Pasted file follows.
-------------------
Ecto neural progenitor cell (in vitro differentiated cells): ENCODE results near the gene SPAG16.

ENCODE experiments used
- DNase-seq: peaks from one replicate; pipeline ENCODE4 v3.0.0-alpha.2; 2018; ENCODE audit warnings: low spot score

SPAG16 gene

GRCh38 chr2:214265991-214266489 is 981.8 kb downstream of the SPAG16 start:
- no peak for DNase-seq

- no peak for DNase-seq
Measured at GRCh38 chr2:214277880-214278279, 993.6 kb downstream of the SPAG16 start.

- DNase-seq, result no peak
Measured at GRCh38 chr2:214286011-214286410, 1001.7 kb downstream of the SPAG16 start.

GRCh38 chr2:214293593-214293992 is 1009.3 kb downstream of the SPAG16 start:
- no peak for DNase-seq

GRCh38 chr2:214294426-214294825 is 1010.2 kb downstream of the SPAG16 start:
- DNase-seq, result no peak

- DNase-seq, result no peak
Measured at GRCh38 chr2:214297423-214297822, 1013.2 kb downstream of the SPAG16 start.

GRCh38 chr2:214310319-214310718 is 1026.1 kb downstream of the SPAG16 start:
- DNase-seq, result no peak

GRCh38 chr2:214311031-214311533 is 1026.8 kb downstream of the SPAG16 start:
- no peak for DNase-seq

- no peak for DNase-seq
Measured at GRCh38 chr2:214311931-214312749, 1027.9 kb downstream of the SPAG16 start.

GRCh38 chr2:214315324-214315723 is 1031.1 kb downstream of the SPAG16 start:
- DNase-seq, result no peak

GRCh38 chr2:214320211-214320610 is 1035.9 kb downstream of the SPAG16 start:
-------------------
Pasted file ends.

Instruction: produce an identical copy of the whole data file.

Ecto neural progenitor cell (in vitro differentiated cells): ENCODE results near the gene SPAG16.

ENCODE experiments used
- DNase-seq: peaks from one replicate; pipeline ENCODE4 v3.0.0-alpha.2; 2018; ENCODE audit warnings: low spot score

SPAG16 gene

GRCh38 chr2:214265991-214266489 is 981.8 kb downstream of the SPAG16 start:
- no peak for DNase-seq

- no peak for DNase-seq
Measured at GRCh38 chr2:214277880-214278279, 993.6 kb downstream of the SPAG16 start.

- DNase-seq, result no peak
Measured at GRCh38 chr2:214286011-214286410, 1001.7 kb downstream of the SPAG16 start.

GRCh38 chr2:214293593-214293992 is 1009.3 kb downstream of the SPAG16 start:
- no peak for DNase-seq

GRCh38 chr2:214294426-214294825 is 1010.2 kb downstream of the SPAG16 start:
- DNase-seq, result no peak

- DNase-seq, result no peak
Measured at GRCh38 chr2:214297423-214297822, 1013.2 kb downstream of the SPAG16 start.

GRCh38 chr2:214310319-214310718 is 1026.1 kb downstream of the SPAG16 start:
- DNase-seq, result no peak

GRCh38 chr2:214311031-214311533 is 1026.8 kb downstream of the SPAG16 start:
- no peak for DNase-seq

- no peak for DNase-seq
Measured at GRCh38 chr2:214311931-214312749, 1027.9 kb downstream of the SPAG16 start.

GRCh38 chr2:214315324-214315723 is 1031.1 kb downstream of the SPAG16 start:
- DNase-seq, result no peak

GRCh38 chr2:214320211-214320610 is 1035.9 kb downstream of the SPAG16 start: